What are Complementary Angles? How to Figure Out Complementary and Supplementary Angles?


Calculating the degrees of angles is a foundational concept in geometry and trigonometry. This vital knowledge is also helpful in field of architecture, engineering, astronomy, etc. Having this important skill enables students to identify both supplementary and complementary angles. It is also necessary in learning more advanced concepts, like radians, sector area, arc length, etc. Concept of supplementary and complementary angles promotes the understanding of describing the relationship between two angles.

Based on the grades and the math level of each student they have to master this necessary skill of identifying degrees of angles and their types using different methods. When any two angles are complementary, the sum of their degrees is 90 degrees. The sum of two supplementary angles add up to 180 degrees or a straight line and is also known as the angles on a straight line. With the knowledge of identifying one of these angles, students can use the complementary or supplementary relationship to calculate the measurement of the other angle.

Definition of Complementary Angles

Two angles are complementary to each other if the sum of their degrees adds up to 90 degrees. In other words, when complementary angles are summed up together, they form a right angle. Therefore, if angle one and angle two are complementary to each other, their sum will be equal to 90 degrees. 
∠1 +∠2 = 90°, where angle -1 and angle-2 are called complements angles.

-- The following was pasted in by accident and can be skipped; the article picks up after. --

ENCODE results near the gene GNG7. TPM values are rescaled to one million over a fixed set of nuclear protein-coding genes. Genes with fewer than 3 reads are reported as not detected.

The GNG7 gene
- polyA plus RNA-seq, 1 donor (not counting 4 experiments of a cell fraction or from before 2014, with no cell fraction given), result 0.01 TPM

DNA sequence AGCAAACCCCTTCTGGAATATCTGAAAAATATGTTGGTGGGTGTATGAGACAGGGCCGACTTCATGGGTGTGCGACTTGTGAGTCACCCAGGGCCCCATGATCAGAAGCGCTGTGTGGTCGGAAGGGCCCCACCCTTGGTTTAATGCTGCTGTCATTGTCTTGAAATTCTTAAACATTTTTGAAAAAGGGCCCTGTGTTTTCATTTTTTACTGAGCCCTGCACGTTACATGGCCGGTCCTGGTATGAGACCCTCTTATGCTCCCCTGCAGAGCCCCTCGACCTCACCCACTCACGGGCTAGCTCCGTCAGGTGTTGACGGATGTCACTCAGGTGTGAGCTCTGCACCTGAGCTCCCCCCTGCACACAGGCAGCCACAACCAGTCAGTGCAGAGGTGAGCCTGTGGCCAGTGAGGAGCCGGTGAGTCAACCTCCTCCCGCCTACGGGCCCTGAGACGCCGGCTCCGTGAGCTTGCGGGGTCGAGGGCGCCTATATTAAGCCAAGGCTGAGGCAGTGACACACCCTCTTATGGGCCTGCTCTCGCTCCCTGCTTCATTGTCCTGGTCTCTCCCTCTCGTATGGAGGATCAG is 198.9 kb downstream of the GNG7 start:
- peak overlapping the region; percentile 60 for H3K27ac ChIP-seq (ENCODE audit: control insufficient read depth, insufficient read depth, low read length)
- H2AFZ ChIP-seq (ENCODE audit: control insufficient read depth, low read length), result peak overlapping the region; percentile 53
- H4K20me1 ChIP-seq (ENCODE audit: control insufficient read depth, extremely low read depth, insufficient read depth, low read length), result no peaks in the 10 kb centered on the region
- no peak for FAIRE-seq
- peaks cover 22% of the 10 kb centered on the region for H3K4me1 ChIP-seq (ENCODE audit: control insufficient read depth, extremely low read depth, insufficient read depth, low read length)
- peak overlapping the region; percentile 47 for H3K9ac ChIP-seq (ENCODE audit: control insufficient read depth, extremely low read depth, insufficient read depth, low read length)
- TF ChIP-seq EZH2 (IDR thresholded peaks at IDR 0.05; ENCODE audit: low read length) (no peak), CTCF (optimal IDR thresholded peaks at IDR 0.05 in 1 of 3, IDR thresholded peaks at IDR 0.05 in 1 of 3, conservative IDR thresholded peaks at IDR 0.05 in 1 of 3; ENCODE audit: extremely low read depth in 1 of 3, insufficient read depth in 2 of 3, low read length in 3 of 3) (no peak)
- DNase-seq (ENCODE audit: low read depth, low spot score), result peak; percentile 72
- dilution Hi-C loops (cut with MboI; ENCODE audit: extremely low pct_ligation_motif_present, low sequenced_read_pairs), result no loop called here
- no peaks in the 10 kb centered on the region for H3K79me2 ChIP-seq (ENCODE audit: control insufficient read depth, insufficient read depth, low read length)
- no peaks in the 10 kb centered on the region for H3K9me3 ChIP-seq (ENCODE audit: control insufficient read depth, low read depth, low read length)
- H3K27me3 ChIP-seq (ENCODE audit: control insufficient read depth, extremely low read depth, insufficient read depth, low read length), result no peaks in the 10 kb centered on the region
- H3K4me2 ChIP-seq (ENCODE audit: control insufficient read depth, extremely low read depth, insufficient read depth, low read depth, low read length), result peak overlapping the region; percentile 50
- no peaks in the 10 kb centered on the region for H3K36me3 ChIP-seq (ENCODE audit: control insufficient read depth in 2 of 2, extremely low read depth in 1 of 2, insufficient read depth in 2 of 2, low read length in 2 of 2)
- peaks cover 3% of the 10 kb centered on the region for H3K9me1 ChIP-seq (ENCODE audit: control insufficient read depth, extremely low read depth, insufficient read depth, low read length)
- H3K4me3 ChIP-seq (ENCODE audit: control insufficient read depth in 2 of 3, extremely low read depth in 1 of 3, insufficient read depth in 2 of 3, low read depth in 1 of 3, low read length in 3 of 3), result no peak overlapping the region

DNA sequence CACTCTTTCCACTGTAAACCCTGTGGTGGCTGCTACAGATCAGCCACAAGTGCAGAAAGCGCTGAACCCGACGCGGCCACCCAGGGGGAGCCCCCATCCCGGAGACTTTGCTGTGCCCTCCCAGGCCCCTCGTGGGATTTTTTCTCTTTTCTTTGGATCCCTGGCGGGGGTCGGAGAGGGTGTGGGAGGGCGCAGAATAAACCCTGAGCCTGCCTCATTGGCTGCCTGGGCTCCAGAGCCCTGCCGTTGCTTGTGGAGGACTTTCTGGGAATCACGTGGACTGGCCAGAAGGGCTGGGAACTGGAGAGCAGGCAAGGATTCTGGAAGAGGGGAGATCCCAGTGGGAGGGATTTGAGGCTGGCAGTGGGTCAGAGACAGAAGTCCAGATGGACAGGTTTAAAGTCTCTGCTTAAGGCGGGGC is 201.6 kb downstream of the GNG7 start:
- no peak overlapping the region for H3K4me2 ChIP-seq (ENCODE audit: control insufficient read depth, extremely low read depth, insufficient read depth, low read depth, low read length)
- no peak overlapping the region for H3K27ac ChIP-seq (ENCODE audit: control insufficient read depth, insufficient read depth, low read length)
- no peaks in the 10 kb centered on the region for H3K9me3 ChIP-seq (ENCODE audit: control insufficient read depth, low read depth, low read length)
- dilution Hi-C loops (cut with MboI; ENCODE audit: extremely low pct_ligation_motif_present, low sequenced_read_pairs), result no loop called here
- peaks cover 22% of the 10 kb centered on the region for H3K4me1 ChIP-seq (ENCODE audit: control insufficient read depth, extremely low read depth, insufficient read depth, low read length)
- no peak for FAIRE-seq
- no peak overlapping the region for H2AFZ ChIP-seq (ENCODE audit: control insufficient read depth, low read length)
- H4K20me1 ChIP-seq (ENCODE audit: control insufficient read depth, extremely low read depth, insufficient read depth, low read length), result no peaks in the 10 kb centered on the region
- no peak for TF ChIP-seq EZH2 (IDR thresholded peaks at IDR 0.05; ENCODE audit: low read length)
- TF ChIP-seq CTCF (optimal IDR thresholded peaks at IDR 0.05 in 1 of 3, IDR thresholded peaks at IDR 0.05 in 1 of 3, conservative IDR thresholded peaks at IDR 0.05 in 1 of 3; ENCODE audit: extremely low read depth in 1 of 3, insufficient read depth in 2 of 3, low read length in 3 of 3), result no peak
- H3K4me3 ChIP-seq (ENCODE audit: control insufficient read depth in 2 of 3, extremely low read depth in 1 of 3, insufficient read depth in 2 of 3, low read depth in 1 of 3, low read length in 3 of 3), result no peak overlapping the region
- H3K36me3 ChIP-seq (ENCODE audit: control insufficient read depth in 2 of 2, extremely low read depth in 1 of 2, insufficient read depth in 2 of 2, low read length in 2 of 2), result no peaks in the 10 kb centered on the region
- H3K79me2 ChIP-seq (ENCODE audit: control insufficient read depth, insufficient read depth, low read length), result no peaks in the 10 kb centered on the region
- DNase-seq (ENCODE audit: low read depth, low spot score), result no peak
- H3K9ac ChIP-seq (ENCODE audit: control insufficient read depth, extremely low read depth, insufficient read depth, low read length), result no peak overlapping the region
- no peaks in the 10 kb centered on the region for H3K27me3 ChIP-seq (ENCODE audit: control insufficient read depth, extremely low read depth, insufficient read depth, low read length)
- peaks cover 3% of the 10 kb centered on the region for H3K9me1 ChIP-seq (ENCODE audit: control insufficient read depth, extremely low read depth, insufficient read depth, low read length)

Finding Complement of an Angle

Complement means to add up to something to make it a whole. In terms of geometry, the sum of two complementary angles always add up to 90°. Finding the complement of an angle simply means to identify the degree of the other angle by using the value of given angle. As we already know the sum of two complementary angles is 90 degrees, we can simply subtract its value to find the complement of this angle. For instance, the complement of an angle of x° is 90 minus x°.
Example: Let’s learn to find the complement of the angle of 49°. 
The complement of 49° can be obtained by subtracting it from 90°. That is 90° – 49° = 41°. Thus, the complement of 49° angle is 41°.

Properties of Complementary Angles

Since we already know about the types of complementary angles. Let’s have a look at some important properties of complementary angles. The properties of complementary angles are given below.

  • Two angles are said to be complementary if they add up to 90 degrees.
  • Two complementary angles can be either adjacent or non-adjacent.
  • Three or more angles cannot be complementary even if their sum is 90 degrees.
  • If two angles are complementary, each angle is called “complement” or “complement angle” of the other angle.
  • Two acute angles of a right-angled triangle are complementary.

Differentiating Between Supplementary and Complementary Angles:

The supplementary and complementary angles are angles that exist in pairs, summing up to 180 and 90 degrees, and have numerous real-time applications, most common being the crossroads. Let’s have a look at the difference between them.

  • A pair of angle are said to be supplementary if their sum is 180 degrees. A pair of angle are said to be complementary if their sum is 90 degrees.
  • Supplement of an angle x° is (180 – x)°. The complement of an angle x° is (90 – x)°

Here is a short trick for you to understand the difference between supplementary angles and complementary angles.
“S” is for “Supplementary” and “S” is for “Straight.” Hence, you can remember that two “Supplementary” angles when put together form a “Straight” angle. “C” is for “Complementary” and “C” is for “Corner.” Hence, you can remember that two “Complementary” angles when put together form a “Corner (right)” angle.